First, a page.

The Hound of the Baskervilles (1959) | Hammer’s Gothic horror adaptation of Sir Arthur Conan Doyle’s classic mystery is a flawed gem

Hound of the Baskervilles_1

Having already adapted Bram Stoker and Mary Shelley’s Gothic horrors Dracula and Frankenstein to the big screen – in blood-dripping colour and laced with a hint of sex, it seemed an obvious choice for Hammer Films to add Sir Arthur Conan Doyle’s most terrifying Sherlock Holmes adventure, The Hound of the Baskervilles, to their stable of English Gothic horrors.

The Hound of the Baskervilles (1959)

TERROR STALKS THE MOORS
When Baker Street sleuth Sherlock Holmes (Peter Cushing) hears the legend of a ghostly hound from hell that brings death to each generation of the Baskerville family, he agrees to protect the new heir, Sir Henry Baskerville (Christopher Lee). He instructs Dr Watson (André Morell) to head down to gloomy Baskerville Hall, where a series of strange events indicate that there is a plot to kill Sir Henry…

The Hound of the Baskervilles (1959)

HORROR FILLS THE NIGHT
This handsome, colourful adaptation gave Peter Cushing one of his signature roles, that of the legendary Baker Street detective, which he went to great lengths to provide a truly authentic interpretation. And his Holmes certainly is as ‘new and exciting’ as the trailer proclaimed. But so is Andre Morell’s Dr Watson, who proves himself an intelligent and resourceful wingman to Cushing’s sleuth. Morrell also finally shakes off the ghost of Nigel Bruce’s bumbling fool that cinema audiences knew so well from the classic Universal movies two decades prior.

The Hound of the Baskervilles (1959)

As the hell-spawned Hound’s intended victim, Christopher Lee – who escapes monster duties this time round – is perfectly cast as the stiff upper-lipped aristocrat, Sir Henry. But apart from showing off his smouldering good looks in an array of smart suits and smoking jackets, he gets to do very little. He does, however, get one memorable scene involving a tarantula. But that terrified expression you see on his face as the critter crawls over his shoulder is very real indeed – for Lee had a genuine fear of spiders. This particular scene also shows just how excellent the film looks on Blu-ray – the close-up on Lee’s sweaty face is so sharp, it feels like 3D.

The Hound of the Baskervilles (1959)

When the film came out in the UK in May 1959, Hammer heavily promoted it as one of their English Gothic horrors, paying big emphasis on the hound from hell in its adverts. The look and style of the film is certainly quintessential Hammer, thanks to Terence Fisher’s suspenseful direction, Bernard Robinson’s evocative mist-shrouded sets, the rich colour photography, and James Bernard’s rousing music score (some of it nicked from Dracula).

The Hound of the Baskervilles (1959)

But apart from lots of talk about ‘Evil lurking about’, there’s very little in the way of true horror (well it was an ‘A’ certificate), with the biggest disappointment being the titular hound: which just ends up being a big sloppy great dane (although two were actually used) wearing a mask of rubber and rabbit skin. The Hound of the Baskervilles was certainly not the ‘most-dripping tale ever written’, but it did make a profit at box office. But it wasn’t enough for Hammer to continue making anymore Holmes adventures. As Marcus Hearn says in the accompanying audio commentary, this is a ‘flawed gem’ from the legendary British studio.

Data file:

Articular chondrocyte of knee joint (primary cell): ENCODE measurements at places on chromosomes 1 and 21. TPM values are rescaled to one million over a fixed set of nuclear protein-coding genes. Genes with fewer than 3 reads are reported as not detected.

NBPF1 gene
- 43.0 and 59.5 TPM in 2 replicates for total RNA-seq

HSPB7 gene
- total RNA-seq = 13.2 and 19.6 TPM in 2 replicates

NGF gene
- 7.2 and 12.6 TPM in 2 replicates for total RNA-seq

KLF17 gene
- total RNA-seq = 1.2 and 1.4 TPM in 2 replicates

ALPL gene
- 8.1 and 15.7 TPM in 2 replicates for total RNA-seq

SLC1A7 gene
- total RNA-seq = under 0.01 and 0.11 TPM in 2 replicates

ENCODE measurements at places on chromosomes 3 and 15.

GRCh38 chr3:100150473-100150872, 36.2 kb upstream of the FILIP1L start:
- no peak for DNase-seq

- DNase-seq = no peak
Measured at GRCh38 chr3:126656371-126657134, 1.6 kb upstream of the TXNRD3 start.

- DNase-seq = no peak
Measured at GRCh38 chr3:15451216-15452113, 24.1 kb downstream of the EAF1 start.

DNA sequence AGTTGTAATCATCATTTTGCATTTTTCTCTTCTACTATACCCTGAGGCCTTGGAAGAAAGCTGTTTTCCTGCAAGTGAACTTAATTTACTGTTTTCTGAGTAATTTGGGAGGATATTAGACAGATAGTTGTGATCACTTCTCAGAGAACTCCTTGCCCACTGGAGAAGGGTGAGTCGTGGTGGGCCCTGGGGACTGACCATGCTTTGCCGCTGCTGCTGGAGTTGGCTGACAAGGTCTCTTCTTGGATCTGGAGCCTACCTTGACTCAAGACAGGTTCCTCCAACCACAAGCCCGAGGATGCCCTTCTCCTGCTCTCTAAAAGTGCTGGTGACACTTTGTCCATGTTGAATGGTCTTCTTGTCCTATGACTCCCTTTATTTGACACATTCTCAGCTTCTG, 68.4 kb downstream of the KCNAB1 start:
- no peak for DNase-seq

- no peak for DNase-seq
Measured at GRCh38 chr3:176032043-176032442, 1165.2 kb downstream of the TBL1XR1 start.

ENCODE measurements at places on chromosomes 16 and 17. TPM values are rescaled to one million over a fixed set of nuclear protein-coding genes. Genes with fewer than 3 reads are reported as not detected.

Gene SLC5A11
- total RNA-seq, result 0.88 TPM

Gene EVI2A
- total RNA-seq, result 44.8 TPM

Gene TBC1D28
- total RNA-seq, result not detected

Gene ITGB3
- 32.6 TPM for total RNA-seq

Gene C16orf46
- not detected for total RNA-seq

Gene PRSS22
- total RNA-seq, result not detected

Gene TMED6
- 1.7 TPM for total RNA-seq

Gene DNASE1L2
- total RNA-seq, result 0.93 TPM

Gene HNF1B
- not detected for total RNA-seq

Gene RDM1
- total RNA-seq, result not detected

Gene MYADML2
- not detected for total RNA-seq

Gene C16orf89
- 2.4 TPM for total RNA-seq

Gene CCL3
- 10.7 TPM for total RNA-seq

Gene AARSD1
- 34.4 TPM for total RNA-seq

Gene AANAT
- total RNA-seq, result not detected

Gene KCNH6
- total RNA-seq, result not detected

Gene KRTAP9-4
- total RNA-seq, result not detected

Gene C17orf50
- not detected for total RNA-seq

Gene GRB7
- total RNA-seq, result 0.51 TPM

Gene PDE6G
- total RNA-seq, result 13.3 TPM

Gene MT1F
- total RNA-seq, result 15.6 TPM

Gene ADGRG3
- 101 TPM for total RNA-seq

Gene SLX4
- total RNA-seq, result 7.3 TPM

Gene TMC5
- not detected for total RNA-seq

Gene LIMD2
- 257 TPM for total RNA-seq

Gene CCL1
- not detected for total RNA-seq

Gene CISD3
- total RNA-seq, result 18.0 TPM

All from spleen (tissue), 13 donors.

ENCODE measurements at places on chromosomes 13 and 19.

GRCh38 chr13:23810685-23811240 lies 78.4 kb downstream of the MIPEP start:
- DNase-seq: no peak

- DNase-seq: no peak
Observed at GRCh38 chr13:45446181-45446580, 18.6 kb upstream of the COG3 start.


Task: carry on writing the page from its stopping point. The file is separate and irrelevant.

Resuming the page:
The Hound of the Baskervilles (1959)THE ARROW BLU-RAY RELEASE
This Arrow Video Blu-ray presentation of the Hammer classic looks and sound terrific. The colours are superb, the print sharp and clean. The HD master was produced by MGM and is presented in its original aspect ratio with mono sound.

SPECIAL FEATURES
• Audio commentary with Marcus Hearn and Jonathan Rigby. Fans will enjoy this as there’s a host of anecdotes and trivia shared by the two leading Hammer experts. Recorded in April 2015.
Release the Hound! – Making of documentary featuring interviews with Mark Gatiss (very entertaining) and hound mask creator Margaret Robinson, as well as some usual suspects like film historian Kim Newman and writer Denis Meikle. NEW
André Morell: Best of British – a wonderful featurette looking at the late great actor André Morell, with a touching contribution from his son Jason Morell. NEW
The Many Faces of Sherlock Holmes –1986 documentary on the many incarnations of Conan Doyle’s sleuth, narrated and presented by Christopher Lee.
Actor’s Notebook: Christopher Lee – Archive interview in which the actor looks back on his role as Sir Henry Baskerville.
The Hounds of the Baskervilles – two excerpts read by Christopher Lee.
• Original US Theatrical Trailer. Black and white and unrestored.
• Image gallery
• Newly commissioned artwork by Paul Shipper.
• Collector’s booklet featuring new writing on the film by former Hammer archivist Robert JE Simpson.

 

 

 

 

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About Peter Fuller

Peter Fuller is an award-winning print, radio and television journalist and producer, with over 30 years experience covering film and television, with a special interest in world cinema and popular culture. He is a leading expert on the life and career of Vincent Price and actively promotes the actor's legacy through publications, websites and special events.

Posted on June 2, 2015, in British Film, Hammer-Amicus-Tigon, Horror, Must See, Must-See and tagged , , , , , , , , , , , . Bookmark the permalink. Leave a comment.

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